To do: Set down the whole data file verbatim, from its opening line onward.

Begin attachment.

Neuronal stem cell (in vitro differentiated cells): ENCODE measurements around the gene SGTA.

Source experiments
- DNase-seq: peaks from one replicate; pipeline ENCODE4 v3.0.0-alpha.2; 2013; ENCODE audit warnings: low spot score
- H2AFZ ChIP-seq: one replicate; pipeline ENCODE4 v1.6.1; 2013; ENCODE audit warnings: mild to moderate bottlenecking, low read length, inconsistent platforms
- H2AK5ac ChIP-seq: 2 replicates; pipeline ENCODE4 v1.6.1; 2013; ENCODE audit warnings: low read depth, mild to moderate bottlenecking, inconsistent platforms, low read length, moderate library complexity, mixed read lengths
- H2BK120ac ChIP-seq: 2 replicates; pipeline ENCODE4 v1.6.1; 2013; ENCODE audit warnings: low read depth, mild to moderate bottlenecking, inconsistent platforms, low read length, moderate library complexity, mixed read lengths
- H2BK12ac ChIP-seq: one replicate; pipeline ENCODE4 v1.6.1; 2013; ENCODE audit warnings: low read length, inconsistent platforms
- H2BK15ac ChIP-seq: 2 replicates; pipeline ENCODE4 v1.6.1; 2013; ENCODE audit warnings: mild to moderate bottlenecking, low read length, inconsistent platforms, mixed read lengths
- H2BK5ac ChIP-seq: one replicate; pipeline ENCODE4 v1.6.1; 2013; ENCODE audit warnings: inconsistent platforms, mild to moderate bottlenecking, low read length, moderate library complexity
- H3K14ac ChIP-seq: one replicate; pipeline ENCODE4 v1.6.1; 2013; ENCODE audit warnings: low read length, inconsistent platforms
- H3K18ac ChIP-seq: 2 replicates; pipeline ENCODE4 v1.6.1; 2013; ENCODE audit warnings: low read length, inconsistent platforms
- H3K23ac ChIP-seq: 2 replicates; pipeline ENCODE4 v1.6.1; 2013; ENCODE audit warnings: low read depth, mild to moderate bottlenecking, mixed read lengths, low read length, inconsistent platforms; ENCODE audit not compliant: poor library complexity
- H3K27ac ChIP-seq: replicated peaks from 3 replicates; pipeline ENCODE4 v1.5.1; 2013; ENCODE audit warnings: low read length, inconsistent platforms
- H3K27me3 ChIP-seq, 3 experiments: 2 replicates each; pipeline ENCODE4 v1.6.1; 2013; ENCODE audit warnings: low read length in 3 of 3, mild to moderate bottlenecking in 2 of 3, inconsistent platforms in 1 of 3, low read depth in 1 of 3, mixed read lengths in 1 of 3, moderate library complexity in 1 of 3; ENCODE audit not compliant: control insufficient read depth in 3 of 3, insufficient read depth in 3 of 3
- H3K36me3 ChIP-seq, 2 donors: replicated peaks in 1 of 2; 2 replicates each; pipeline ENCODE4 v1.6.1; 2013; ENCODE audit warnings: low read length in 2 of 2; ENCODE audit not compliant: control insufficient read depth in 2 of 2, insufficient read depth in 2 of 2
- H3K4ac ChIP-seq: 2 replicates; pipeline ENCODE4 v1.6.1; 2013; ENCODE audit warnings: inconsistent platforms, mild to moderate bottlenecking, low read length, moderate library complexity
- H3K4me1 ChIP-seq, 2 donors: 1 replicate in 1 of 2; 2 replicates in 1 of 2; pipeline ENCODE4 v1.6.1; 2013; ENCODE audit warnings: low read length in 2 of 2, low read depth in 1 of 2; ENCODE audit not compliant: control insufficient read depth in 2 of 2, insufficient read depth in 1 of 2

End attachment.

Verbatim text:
Neuronal stem cell (in vitro differentiated cells): ENCODE measurements around the gene SGTA.

Source experiments
- DNase-seq: peaks from one replicate; pipeline ENCODE4 v3.0.0-alpha.2; 2013; ENCODE audit warnings: low spot score
- H2AFZ ChIP-seq: one replicate; pipeline ENCODE4 v1.6.1; 2013; ENCODE audit warnings: mild to moderate bottlenecking, low read length, inconsistent platforms
- H2AK5ac ChIP-seq: 2 replicates; pipeline ENCODE4 v1.6.1; 2013; ENCODE audit warnings: low read depth, mild to moderate bottlenecking, inconsistent platforms, low read length, moderate library complexity, mixed read lengths
- H2BK120ac ChIP-seq: 2 replicates; pipeline ENCODE4 v1.6.1; 2013; ENCODE audit warnings: low read depth, mild to moderate bottlenecking, inconsistent platforms, low read length, moderate library complexity, mixed read lengths
- H2BK12ac ChIP-seq: one replicate; pipeline ENCODE4 v1.6.1; 2013; ENCODE audit warnings: low read length, inconsistent platforms
- H2BK15ac ChIP-seq: 2 replicates; pipeline ENCODE4 v1.6.1; 2013; ENCODE audit warnings: mild to moderate bottlenecking, low read length, inconsistent platforms, mixed read lengths
- H2BK5ac ChIP-seq: one replicate; pipeline ENCODE4 v1.6.1; 2013; ENCODE audit warnings: inconsistent platforms, mild to moderate bottlenecking, low read length, moderate library complexity
- H3K14ac ChIP-seq: one replicate; pipeline ENCODE4 v1.6.1; 2013; ENCODE audit warnings: low read length, inconsistent platforms
- H3K18ac ChIP-seq: 2 replicates; pipeline ENCODE4 v1.6.1; 2013; ENCODE audit warnings: low read length, inconsistent platforms
- H3K23ac ChIP-seq: 2 replicates; pipeline ENCODE4 v1.6.1; 2013; ENCODE audit warnings: low read depth, mild to moderate bottlenecking, mixed read lengths, low read length, inconsistent platforms; ENCODE audit not compliant: poor library complexity
- H3K27ac ChIP-seq: replicated peaks from 3 replicates; pipeline ENCODE4 v1.5.1; 2013; ENCODE audit warnings: low read length, inconsistent platforms
- H3K27me3 ChIP-seq, 3 experiments: 2 replicates each; pipeline ENCODE4 v1.6.1; 2013; ENCODE audit warnings: low read length in 3 of 3, mild to moderate bottlenecking in 2 of 3, inconsistent platforms in 1 of 3, low read depth in 1 of 3, mixed read lengths in 1 of 3, moderate library complexity in 1 of 3; ENCODE audit not compliant: control insufficient read depth in 3 of 3, insufficient read depth in 3 of 3
- H3K36me3 ChIP-seq, 2 donors: replicated peaks in 1 of 2; 2 replicates each; pipeline ENCODE4 v1.6.1; 2013; ENCODE audit warnings: low read length in 2 of 2; ENCODE audit not compliant: control insufficient read depth in 2 of 2, insufficient read depth in 2 of 2
- H3K4ac ChIP-seq: 2 replicates; pipeline ENCODE4 v1.6.1; 2013; ENCODE audit warnings: inconsistent platforms, mild to moderate bottlenecking, low read length, moderate library complexity
- H3K4me1 ChIP-seq, 2 donors: 1 replicate in 1 of 2; 2 replicates in 1 of 2; pipeline ENCODE4 v1.6.1; 2013; ENCODE audit warnings: low read length in 2 of 2, low read depth in 1 of 2; ENCODE audit not compliant: control insufficient read depth in 2 of 2, insufficient read depth in 1 of 2